Confused - I don’t know what works


As the start up folded, I joined at the India office of a large internet company. After burning my hands over the last few years, I was more diligent about understanding how the markets work and stumbled upon some of the usual texts (by/about Benjamin Graham, Warren Buffet, Howard Marks etc). Among other learnings, “Margin of Safety” (What to buy) and “Mr Market”(When to buy) made immediate sense to me and seemed obviously the right way to buying stocks. From many of these writings, my takeaway of “Margin of Safety” was simplistic - Buy cheap stocks . Wherein the cheapness was measured by Price/Earning (P/E) and/or Price/Book (P/B) ratios. I was excited and fired up stocks screeners to buy cheap stocks. In the subsequent months, I experienced and learned about “value traps” and why strategy focused only to not lose money is not enough.

I made some money in such stocks but missed the big rally in some of the high quality names which had a huge bounce back during those years. I had now regular cash coming in to invest but overall portfolio size was still pretty small .

What I read: Peter Lynch, More books about warren buffet, Howard Marks, Ben Graham

Investments: SIPs in mutual funds; Stocks: Sangam India, JK Paper, M&M Finance, Piramal Enterprises, VST Tiller, Atul Limited, Aditya Birla Chemicals (most of them were below book or single digit PE)

Key Learning: Don’t overpay

Key Mistakes: Value traps, Didn’t value quality and growth


Comfortable - I know what works for “me”


This was also a time when I had the good fortune of meeting and becoming good friends with one of the big investors in India. I read more (Charlie Munge, Nassim Taleb, Phil Fisher, Templeton , … ), deliberated and expanded my definition of margin of safety. These deliberations influenced me to change my analysis to evaluate how a company will look like 5 years from now than just looking at current story/numbers. This led to the following:

  1. Expanded definition of margin of safety - MoS can come from many sources like growth, dividend yield, business quality, management, external events etc.

  2. Filtering out potential investments : It helped early filtering of large number of stocks to exclude businesses which were difficult to imagine how the future may look like. I am not looking for exact numbers for future, just that with how much “probability” “I” can imagine “different possible paths” it can take - Please note the three keywords in quotes. Business with UUU quality which are not priced in are OK for me.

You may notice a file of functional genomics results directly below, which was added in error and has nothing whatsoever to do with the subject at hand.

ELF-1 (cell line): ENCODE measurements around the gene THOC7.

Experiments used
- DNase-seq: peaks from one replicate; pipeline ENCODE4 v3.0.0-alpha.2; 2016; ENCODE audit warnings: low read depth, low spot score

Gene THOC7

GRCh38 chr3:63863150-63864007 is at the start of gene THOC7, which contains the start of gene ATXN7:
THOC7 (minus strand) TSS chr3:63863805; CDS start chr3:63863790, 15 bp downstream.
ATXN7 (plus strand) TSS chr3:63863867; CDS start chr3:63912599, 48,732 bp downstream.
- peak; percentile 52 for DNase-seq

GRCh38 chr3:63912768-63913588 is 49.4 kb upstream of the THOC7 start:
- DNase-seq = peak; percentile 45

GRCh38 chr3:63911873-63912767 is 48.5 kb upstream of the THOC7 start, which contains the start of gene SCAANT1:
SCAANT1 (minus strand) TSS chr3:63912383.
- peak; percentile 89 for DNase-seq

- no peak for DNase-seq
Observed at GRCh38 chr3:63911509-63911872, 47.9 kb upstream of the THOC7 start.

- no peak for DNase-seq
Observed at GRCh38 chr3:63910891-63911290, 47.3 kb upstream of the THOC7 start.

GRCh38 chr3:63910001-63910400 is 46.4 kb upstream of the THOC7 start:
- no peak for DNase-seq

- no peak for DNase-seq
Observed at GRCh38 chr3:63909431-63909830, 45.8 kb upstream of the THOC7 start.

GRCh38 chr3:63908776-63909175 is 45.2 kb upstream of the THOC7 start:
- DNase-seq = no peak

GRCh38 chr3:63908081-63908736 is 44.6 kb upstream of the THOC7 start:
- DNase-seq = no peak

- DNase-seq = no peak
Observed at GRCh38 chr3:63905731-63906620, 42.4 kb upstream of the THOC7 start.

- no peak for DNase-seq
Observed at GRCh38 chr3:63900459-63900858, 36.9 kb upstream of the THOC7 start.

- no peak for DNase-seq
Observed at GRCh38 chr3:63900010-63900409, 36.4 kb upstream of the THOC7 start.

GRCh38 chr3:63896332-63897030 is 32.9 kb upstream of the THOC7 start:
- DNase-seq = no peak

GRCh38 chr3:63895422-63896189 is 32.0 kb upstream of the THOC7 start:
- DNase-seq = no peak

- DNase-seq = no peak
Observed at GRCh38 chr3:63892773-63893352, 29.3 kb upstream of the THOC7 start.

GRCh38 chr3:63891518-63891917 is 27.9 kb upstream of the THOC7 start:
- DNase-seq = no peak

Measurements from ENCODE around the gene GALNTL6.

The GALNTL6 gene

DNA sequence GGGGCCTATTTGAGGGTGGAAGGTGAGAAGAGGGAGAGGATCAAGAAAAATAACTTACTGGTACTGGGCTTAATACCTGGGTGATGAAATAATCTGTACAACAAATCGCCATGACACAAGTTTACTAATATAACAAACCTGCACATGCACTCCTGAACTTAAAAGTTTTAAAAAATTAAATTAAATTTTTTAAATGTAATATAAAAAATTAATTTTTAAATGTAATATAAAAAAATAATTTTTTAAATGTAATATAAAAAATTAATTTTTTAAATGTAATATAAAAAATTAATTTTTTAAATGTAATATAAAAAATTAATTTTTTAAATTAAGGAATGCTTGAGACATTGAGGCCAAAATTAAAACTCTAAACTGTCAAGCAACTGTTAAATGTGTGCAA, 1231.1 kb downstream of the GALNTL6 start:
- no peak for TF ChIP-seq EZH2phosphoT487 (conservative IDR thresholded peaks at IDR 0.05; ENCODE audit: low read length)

Looking back this was the pivotal point of my investment journey.

I still cared about “margin of safety” but was open to buying expensive looking stocks If by my estimates (usually on price/cash-flows) they can be at a reasonable multiple in 1-2 years from now due to growth in earnings and those earnings will continue to grow. To be systematic about this, I started journaling about the stocks that I tracked and kept updating my expected price 1 and 2 years from now. This helped me buy and hold some stocks even if they looked expensive at present. I would also update my journal atleast once a quarter or at other important events (including large buy/sell decisions) for every stock that I had in the portfolio.

To avoid value traps, I decided not to buy businesses:

  1. With negative operating cash flows with no visibility of turnaround even if they are available at fraction of asset/book value.

  2. With negative/low expected topline growth.

At this stage I had a reasonably concentrated portfolio with Biocon, Piramal Enterprises, Amara Raja, Page Industries, Hawkins, Titan, Arshiya Limited***, Finance Basket**, Cyclical Basket**, Speculative Basket**.

** For some of these stocks where in I want to play the opportunity but did not want to take a concentrated bet, I bought 3-4 stocks I liked and treated them as representative of that sector.

*** An interesting story on how I avoided a near complete loss and learnings

I also spent a lot of time thinking about:

  1. Portfolio construction (Portfolio composition, how much to allocate single bet etc).
  2. How to avoid landmines in Indian stock markets.